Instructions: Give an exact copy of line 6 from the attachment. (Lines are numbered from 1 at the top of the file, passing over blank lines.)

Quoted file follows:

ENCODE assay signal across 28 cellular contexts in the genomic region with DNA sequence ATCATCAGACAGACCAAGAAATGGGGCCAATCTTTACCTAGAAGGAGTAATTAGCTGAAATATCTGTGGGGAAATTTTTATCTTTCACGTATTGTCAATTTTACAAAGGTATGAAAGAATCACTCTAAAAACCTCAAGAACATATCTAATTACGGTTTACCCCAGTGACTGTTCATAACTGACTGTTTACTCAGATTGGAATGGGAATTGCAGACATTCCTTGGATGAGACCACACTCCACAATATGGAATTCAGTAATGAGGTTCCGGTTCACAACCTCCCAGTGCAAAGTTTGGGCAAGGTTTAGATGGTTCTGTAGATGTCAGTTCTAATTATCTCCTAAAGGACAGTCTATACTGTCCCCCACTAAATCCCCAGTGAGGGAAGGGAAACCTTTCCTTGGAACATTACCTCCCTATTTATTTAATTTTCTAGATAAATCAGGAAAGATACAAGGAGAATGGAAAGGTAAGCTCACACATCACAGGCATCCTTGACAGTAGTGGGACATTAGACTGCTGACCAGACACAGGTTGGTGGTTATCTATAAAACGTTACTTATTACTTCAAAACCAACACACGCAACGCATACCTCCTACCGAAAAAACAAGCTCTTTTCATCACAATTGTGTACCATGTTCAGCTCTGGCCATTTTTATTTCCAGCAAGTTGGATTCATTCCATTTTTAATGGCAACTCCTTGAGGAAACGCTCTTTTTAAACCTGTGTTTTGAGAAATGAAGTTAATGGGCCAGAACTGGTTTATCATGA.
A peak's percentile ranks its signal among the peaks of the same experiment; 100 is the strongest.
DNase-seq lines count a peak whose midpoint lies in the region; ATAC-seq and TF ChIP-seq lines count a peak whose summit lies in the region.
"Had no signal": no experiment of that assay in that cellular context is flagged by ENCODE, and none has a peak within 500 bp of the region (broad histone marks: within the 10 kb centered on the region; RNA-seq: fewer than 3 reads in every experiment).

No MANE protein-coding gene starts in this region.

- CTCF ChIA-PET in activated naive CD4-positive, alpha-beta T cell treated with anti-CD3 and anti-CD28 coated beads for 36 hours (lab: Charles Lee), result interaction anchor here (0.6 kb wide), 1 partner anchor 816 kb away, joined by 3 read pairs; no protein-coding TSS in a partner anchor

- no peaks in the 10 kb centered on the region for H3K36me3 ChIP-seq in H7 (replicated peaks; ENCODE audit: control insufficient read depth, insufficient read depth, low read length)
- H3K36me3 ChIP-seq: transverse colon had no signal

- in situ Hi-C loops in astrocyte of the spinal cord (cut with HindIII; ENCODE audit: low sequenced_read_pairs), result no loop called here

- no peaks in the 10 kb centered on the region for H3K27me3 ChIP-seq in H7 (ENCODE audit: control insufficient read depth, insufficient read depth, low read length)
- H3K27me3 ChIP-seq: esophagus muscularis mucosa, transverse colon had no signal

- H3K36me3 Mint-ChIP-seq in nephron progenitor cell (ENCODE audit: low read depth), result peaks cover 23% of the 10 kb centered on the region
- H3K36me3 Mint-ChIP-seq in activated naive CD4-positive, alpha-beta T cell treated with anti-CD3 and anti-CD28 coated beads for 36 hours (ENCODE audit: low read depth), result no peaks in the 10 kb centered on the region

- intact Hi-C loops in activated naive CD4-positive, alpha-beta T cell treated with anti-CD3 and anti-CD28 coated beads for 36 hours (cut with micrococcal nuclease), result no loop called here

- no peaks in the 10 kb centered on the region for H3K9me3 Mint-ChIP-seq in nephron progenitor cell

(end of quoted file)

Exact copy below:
- CTCF ChIA-PET in activated naive CD4-positive, alpha-beta T cell treated with anti-CD3 and anti-CD28 coated beads for 36 hours (lab: Charles Lee), result interaction anchor here (0.6 kb wide), 1 partner anchor 816 kb away, joined by 3 read pairs; no protein-coding TSS in a partner anchor